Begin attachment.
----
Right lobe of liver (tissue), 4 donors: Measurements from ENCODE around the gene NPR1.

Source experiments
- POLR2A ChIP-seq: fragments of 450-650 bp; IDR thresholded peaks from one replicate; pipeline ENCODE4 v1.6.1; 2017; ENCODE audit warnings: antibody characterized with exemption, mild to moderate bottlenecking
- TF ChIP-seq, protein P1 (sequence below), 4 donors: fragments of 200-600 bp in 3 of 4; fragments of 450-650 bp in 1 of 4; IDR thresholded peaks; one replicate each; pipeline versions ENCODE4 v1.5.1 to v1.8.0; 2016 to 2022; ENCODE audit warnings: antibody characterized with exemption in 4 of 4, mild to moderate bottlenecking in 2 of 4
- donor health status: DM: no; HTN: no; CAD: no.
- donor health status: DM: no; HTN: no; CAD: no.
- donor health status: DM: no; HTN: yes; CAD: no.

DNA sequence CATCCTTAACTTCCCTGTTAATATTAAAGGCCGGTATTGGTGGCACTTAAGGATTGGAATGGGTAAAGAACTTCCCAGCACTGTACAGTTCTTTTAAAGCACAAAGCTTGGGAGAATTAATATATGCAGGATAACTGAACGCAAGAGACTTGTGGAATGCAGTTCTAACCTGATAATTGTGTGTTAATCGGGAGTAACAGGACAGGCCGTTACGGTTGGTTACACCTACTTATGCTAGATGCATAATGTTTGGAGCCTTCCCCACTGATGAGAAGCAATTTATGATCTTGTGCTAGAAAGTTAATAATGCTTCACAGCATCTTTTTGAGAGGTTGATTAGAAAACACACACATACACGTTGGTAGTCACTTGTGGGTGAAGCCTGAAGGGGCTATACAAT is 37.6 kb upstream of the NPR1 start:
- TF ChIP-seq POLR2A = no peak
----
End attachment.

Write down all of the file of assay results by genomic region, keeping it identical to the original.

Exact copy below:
Right lobe of liver (tissue), 4 donors: Measurements from ENCODE around the gene NPR1.

Source experiments
- POLR2A ChIP-seq: fragments of 450-650 bp; IDR thresholded peaks from one replicate; pipeline ENCODE4 v1.6.1; 2017; ENCODE audit warnings: antibody characterized with exemption, mild to moderate bottlenecking
- TF ChIP-seq, protein P1 (sequence below), 4 donors: fragments of 200-600 bp in 3 of 4; fragments of 450-650 bp in 1 of 4; IDR thresholded peaks; one replicate each; pipeline versions ENCODE4 v1.5.1 to v1.8.0; 2016 to 2022; ENCODE audit warnings: antibody characterized with exemption in 4 of 4, mild to moderate bottlenecking in 2 of 4
- donor health status: DM: no; HTN: no; CAD: no.
- donor health status: DM: no; HTN: no; CAD: no.
- donor health status: DM: no; HTN: yes; CAD: no.

DNA sequence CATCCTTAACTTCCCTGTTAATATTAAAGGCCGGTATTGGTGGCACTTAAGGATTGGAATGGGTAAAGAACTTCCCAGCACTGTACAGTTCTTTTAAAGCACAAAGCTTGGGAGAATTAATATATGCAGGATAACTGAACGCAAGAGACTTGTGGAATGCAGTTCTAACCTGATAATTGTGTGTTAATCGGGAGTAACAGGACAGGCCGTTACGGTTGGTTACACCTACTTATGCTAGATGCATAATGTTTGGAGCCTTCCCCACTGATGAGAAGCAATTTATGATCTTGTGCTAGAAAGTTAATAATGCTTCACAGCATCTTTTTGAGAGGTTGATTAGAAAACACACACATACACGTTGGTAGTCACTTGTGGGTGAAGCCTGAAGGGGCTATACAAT is 37.6 kb upstream of the NPR1 start:
- TF ChIP-seq POLR2A = no peak